And how must a photographer behave?

This is a snippet from an amazing conversation between Anthony Luvera and Stefanie Braun in Critical Cities Volume 2; Ideas, knowledge and agitation from emerging urbanist


SB: The photographs in this project are taken by homeless or ex-homeless people. The creation of each ‘self-portrait’ is assisted by you, but ultimately as a photographer, you stay in the background. This really challenges the idea of authorship by exploring the potential for a photographic practice rooted in active interpretation rather than just passive representation, which has been the case of so much ‘humanitarian’ social documentary photography. However there is a certain hierarchy there…or maybe not? How would you describe your role – curator, author, collaborator, or something else? (my emphasis).
AL: Essentially I’m interested in working with photography, and this will manifest in different ways at different times. It might be that I operate a camera myself, or perhaps I will ask other people to make photographs for me to use. Or it might be that I write and speak publicly about photography. I think there can be many ways for photographers to use photography. I don’t think that the photographer necessarily needs to be the person who holds a camera a presses the shutter release.
In relation to Photographs and Assisted Self-Portraits in London and Residency in Belfast my activity as the author of these projects may be seen to encompass such roles as curator, collaborator, facilitator or educator. I feel it is important to acknowledge the participants as the creators of their photographs and the other materials they have allowed me to use, however I think it would be erroneous to overstate the co-productive methodology of the projects as being co-authored. Ultimately the participants’ photographs are framed by my practice and the contexts that I seek out to present the work. I’m not sure that looking at photographs made by people gets us any closer to a representation of their reality, but hopefully their is an expansion of subjectivity in the presentation – in that it might offer many points of view rather than just that of the author.  1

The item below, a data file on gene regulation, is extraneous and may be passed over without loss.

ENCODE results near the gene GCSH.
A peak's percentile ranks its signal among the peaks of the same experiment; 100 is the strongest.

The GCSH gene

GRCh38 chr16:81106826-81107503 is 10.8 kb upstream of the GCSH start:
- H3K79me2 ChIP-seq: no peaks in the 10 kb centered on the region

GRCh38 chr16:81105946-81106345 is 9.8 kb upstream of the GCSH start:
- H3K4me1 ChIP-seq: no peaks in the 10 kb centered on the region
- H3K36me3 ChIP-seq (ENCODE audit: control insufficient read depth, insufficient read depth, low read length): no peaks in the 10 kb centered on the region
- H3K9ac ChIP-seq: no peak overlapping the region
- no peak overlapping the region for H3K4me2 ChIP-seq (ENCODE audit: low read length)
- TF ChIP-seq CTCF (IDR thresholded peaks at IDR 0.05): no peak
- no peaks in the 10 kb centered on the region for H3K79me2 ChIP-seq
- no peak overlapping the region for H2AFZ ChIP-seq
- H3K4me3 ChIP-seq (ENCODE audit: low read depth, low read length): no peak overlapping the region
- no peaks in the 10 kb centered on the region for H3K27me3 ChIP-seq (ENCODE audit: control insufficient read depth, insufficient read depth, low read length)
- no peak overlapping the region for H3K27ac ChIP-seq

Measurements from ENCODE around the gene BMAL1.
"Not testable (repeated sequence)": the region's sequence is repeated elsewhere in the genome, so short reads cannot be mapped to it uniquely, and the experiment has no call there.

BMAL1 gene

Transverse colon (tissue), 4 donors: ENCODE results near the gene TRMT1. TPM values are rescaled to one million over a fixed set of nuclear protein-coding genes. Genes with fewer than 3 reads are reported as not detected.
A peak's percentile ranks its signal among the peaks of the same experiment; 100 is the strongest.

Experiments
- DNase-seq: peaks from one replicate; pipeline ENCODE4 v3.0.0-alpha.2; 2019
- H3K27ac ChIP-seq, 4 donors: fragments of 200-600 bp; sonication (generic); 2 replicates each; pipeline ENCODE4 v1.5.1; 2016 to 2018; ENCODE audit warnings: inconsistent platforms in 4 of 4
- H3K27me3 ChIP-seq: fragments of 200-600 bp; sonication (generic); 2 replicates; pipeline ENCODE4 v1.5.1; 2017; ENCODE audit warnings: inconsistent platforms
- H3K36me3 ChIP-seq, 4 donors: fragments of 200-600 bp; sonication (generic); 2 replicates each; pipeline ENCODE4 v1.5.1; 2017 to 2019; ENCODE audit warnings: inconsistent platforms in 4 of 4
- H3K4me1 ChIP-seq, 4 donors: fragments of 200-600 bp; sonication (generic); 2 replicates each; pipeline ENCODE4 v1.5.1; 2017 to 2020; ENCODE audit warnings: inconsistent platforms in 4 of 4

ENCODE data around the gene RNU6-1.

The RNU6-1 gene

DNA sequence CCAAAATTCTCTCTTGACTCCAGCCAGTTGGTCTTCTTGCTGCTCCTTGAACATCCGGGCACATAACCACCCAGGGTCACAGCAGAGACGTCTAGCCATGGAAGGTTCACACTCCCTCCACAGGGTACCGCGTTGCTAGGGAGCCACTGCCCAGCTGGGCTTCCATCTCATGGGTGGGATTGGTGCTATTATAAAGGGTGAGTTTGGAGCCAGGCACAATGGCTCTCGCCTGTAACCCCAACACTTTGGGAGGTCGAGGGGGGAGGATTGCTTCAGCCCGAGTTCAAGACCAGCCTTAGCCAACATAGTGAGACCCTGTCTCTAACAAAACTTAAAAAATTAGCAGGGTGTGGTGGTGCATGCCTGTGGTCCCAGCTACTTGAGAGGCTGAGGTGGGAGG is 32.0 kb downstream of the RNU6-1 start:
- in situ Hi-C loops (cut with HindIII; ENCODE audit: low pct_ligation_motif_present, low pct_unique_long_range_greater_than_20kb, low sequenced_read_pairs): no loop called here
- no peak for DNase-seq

1. Anthony Luvera and Stefanie Braun, “And how must a photographer behave?,” in Critical Cities Volume 2; Ideas, knowledge and agitation from emerging urbanists, ed. Deepa Naik and Trenton Oldfield (London: Myrdle Court Press, 2010), 176–179.
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